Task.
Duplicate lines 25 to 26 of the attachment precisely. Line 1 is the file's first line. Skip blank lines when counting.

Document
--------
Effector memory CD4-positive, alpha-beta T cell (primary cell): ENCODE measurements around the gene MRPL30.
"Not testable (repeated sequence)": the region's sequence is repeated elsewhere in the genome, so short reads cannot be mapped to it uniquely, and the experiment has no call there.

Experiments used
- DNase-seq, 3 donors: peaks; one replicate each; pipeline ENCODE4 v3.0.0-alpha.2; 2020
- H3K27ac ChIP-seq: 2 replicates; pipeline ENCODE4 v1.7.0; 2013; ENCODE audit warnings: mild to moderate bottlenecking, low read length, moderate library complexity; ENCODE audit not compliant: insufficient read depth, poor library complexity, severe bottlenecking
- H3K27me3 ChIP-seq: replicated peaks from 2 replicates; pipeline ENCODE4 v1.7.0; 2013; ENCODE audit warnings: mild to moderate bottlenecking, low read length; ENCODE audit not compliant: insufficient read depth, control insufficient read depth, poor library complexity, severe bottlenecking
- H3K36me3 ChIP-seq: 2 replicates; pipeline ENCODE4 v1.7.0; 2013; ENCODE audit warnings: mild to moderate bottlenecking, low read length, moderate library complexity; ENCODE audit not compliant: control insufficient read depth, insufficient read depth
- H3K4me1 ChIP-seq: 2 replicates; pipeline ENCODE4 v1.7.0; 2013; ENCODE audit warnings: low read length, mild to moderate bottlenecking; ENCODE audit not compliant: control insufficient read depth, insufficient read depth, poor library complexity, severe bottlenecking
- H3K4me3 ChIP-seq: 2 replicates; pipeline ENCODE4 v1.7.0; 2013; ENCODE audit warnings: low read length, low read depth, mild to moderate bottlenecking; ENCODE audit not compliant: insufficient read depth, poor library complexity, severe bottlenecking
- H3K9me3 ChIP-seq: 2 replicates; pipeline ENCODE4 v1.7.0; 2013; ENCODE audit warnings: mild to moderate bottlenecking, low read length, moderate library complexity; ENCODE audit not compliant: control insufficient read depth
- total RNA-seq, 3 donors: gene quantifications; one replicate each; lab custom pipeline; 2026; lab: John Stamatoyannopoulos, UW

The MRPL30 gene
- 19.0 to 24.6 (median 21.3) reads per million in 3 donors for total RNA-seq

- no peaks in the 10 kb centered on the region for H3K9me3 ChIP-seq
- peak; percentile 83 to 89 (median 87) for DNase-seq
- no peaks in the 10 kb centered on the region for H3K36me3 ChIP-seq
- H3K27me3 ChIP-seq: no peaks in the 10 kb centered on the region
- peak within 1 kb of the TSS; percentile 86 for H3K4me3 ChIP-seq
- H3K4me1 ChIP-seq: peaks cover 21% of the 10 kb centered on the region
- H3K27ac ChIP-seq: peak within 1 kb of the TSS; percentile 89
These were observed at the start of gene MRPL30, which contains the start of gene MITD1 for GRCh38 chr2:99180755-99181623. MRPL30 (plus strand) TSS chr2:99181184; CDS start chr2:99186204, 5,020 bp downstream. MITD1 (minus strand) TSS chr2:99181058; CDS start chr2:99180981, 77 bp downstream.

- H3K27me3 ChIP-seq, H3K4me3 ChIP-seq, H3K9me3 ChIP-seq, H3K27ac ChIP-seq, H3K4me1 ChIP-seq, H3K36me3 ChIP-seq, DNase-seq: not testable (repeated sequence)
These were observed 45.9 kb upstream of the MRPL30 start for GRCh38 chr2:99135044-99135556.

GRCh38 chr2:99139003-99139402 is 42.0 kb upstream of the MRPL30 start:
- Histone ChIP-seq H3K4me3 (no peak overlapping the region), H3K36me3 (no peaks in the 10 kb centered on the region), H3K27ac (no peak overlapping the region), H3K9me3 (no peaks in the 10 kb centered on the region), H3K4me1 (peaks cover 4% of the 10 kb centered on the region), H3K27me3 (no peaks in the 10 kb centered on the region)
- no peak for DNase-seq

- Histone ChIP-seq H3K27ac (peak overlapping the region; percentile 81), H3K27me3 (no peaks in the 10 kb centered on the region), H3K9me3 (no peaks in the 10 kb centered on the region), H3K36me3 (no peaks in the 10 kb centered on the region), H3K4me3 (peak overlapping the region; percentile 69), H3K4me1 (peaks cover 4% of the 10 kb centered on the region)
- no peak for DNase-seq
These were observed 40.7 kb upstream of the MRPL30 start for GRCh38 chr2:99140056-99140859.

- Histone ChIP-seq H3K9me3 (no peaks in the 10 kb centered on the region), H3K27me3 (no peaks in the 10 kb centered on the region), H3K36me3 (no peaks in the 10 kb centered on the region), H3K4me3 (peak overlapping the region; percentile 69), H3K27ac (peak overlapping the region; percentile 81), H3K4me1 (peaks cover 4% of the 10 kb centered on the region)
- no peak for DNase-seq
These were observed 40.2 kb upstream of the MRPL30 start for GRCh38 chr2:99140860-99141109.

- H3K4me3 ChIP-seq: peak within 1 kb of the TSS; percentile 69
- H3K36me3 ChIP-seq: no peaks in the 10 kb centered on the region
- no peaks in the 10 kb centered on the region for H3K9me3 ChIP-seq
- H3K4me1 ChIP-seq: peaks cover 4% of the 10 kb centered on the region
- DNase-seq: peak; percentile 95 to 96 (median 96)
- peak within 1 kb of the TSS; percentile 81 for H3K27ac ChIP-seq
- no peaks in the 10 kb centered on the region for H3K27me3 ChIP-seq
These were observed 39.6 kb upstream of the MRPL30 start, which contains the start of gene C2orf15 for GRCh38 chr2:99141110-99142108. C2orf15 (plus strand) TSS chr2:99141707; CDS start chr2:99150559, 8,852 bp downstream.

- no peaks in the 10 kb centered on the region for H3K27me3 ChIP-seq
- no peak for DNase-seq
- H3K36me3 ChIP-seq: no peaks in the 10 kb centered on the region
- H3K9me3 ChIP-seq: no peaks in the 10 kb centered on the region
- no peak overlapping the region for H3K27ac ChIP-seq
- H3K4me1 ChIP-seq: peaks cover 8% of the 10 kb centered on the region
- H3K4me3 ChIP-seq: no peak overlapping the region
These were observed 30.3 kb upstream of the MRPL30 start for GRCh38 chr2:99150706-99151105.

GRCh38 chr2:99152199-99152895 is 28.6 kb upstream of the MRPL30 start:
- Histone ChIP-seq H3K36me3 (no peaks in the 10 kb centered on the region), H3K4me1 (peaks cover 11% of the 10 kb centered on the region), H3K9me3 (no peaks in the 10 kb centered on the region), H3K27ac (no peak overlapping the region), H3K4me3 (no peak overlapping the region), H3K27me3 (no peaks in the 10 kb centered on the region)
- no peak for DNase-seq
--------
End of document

- Histone ChIP-seq H3K4me3 (no peak overlapping the region), H3K36me3 (no peaks in the 10 kb centered on the region), H3K27ac (no peak overlapping the region), H3K9me3 (no peaks in the 10 kb centered on the region), H3K4me1 (peaks cover 4% of the 10 kb centered on the region), H3K27me3 (no peaks in the 10 kb centered on the region)
- no peak for DNase-seq